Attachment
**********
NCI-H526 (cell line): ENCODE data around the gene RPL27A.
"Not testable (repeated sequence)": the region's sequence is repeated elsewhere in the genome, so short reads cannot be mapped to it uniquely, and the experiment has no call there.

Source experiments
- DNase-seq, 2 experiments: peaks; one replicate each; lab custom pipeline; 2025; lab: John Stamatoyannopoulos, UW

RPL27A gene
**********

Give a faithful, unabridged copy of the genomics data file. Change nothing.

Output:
NCI-H526 (cell line): ENCODE data around the gene RPL27A.
"Not testable (repeated sequence)": the region's sequence is repeated elsewhere in the genome, so short reads cannot be mapped to it uniquely, and the experiment has no call there.

Source experiments
- DNase-seq, 2 experiments: peaks; one replicate each; lab custom pipeline; 2025; lab: John Stamatoyannopoulos, UW

RPL27A gene